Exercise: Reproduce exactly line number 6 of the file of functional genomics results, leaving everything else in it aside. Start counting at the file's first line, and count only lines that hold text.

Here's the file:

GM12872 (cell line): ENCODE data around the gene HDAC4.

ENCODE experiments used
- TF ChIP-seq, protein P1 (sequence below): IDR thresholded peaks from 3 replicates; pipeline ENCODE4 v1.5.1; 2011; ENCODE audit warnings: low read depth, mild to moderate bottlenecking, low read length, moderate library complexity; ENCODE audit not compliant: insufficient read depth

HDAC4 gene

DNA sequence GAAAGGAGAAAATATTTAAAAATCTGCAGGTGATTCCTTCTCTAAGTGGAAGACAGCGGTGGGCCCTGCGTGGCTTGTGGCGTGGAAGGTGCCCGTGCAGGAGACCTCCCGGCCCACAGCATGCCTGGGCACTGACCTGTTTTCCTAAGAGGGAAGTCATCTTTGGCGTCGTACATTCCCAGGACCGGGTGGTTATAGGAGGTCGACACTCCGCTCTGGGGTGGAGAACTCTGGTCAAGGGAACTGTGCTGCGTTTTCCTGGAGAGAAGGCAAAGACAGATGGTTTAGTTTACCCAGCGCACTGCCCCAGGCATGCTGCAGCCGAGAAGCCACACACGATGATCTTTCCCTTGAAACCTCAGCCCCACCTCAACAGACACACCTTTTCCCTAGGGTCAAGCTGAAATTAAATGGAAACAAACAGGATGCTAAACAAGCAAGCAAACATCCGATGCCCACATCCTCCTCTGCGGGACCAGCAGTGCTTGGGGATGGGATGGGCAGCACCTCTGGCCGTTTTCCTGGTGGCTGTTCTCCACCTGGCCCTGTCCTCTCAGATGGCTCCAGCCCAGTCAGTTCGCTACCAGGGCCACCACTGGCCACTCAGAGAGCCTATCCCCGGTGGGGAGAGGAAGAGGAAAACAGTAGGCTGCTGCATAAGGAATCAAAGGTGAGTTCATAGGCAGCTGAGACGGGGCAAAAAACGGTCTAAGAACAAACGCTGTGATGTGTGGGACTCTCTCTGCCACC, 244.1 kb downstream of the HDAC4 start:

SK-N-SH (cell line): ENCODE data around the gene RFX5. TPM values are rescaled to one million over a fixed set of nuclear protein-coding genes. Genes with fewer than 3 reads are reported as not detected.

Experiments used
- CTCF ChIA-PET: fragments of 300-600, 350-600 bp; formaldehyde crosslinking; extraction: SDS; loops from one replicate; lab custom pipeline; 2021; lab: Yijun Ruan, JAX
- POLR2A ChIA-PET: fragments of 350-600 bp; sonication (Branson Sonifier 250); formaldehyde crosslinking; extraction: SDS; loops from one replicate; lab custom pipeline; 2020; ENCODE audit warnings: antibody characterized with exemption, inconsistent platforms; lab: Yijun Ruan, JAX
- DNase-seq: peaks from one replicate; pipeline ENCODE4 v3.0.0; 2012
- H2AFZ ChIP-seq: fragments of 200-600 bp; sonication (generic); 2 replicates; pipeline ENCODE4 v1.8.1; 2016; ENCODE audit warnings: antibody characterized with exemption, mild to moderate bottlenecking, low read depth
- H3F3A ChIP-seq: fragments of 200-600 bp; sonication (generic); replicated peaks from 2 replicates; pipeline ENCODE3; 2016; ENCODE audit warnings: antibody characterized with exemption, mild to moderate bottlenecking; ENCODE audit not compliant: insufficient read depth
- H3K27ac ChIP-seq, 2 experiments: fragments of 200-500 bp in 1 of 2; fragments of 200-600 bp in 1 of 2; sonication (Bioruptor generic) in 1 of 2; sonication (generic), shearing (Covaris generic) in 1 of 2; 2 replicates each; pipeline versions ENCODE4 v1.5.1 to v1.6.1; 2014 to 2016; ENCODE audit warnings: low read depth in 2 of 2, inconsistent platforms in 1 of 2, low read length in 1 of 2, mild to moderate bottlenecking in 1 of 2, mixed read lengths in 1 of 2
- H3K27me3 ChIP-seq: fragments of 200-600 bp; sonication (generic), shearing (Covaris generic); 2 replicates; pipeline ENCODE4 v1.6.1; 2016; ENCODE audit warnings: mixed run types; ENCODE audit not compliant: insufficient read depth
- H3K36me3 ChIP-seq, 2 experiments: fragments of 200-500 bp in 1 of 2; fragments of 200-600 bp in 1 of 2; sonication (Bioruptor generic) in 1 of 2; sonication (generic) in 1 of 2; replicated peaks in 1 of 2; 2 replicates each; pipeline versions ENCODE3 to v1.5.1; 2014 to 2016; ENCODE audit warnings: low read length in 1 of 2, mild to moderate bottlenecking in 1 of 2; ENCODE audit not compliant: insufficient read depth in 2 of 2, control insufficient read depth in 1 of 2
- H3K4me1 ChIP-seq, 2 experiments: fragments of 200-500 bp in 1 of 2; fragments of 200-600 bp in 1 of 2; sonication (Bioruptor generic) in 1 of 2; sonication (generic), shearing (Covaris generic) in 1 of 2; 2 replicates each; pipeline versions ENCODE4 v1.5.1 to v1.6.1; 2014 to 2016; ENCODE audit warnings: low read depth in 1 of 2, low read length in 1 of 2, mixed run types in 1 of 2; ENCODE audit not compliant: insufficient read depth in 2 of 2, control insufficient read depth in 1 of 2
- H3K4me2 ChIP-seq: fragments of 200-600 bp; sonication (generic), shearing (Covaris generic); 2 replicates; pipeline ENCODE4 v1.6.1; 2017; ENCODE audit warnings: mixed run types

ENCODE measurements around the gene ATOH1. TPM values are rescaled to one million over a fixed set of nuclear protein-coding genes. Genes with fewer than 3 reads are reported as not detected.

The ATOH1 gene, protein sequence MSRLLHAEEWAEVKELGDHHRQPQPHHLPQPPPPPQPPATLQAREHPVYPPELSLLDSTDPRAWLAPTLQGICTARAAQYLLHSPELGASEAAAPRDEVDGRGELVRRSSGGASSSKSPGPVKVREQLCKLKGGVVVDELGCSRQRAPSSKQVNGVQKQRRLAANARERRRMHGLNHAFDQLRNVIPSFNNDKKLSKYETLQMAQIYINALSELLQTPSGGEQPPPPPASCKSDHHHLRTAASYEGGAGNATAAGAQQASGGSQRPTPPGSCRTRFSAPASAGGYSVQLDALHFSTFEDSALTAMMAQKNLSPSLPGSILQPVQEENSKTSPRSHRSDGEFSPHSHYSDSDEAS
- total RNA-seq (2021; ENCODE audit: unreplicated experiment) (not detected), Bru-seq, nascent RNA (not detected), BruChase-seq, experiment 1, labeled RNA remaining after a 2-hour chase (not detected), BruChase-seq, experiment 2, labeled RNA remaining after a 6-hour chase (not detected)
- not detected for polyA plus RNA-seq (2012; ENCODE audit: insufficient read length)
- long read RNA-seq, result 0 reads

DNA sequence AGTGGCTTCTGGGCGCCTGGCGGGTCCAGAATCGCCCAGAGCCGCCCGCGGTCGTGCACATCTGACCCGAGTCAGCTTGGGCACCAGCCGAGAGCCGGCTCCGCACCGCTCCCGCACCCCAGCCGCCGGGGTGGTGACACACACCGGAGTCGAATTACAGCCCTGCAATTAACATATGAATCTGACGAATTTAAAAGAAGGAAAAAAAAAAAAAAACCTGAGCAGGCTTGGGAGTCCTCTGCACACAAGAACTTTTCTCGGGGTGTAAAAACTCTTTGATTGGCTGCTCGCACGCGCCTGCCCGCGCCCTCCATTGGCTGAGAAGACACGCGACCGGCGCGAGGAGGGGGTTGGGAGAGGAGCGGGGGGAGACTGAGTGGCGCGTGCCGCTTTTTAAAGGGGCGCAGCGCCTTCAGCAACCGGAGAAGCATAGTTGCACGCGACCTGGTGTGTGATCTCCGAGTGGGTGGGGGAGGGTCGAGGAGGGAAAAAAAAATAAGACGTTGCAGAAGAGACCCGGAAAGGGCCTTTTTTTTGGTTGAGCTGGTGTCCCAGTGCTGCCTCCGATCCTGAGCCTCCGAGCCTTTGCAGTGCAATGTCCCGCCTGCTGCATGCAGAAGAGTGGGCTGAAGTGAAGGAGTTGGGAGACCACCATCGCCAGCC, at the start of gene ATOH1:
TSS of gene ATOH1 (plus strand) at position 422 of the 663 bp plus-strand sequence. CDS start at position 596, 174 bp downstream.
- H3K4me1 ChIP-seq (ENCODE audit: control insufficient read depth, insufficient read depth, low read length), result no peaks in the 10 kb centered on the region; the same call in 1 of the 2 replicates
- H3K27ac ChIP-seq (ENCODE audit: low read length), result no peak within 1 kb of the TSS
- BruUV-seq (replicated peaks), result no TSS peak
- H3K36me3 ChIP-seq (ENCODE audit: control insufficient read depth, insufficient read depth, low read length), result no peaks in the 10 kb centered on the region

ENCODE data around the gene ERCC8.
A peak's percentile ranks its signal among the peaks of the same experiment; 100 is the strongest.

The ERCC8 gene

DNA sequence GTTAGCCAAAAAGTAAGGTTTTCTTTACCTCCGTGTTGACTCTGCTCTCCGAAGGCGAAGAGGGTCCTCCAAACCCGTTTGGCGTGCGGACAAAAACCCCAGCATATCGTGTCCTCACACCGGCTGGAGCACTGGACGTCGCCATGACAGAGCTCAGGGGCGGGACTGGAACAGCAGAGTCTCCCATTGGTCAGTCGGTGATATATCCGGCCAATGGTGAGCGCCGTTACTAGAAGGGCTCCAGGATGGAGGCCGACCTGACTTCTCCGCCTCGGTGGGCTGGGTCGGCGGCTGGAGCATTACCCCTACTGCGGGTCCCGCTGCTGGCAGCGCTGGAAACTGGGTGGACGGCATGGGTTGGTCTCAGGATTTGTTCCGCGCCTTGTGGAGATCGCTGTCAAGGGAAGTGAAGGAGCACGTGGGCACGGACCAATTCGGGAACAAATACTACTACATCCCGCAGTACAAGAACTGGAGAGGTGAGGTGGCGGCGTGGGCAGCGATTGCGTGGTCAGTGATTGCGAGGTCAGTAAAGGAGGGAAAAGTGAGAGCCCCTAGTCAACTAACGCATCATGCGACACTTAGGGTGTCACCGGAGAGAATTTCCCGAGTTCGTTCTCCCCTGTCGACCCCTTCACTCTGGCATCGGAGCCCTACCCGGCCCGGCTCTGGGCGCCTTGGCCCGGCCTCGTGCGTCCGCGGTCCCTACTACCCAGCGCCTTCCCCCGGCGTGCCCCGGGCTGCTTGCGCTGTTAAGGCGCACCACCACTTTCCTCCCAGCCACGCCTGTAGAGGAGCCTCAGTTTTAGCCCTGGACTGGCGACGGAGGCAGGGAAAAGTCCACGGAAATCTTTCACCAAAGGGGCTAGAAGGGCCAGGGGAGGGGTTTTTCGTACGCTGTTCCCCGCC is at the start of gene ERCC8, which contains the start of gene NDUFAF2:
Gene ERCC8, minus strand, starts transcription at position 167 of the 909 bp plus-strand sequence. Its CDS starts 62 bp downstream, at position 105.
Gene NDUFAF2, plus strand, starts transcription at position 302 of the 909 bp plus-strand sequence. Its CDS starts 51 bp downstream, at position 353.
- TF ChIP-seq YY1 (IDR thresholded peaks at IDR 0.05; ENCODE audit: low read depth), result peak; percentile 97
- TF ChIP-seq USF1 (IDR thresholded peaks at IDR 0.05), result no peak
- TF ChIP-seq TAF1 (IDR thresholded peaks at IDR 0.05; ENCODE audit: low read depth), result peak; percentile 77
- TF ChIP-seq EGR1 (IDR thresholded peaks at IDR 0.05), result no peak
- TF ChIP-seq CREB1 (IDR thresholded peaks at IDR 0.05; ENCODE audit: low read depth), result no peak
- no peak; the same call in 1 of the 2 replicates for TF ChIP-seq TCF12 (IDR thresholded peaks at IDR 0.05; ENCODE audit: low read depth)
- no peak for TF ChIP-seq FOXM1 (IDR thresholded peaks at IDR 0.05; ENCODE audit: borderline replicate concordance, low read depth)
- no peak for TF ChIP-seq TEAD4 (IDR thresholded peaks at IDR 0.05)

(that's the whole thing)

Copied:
SK-N-SH (cell line): ENCODE data around the gene RFX5. TPM values are rescaled to one million over a fixed set of nuclear protein-coding genes. Genes with fewer than 3 reads are reported as not detected.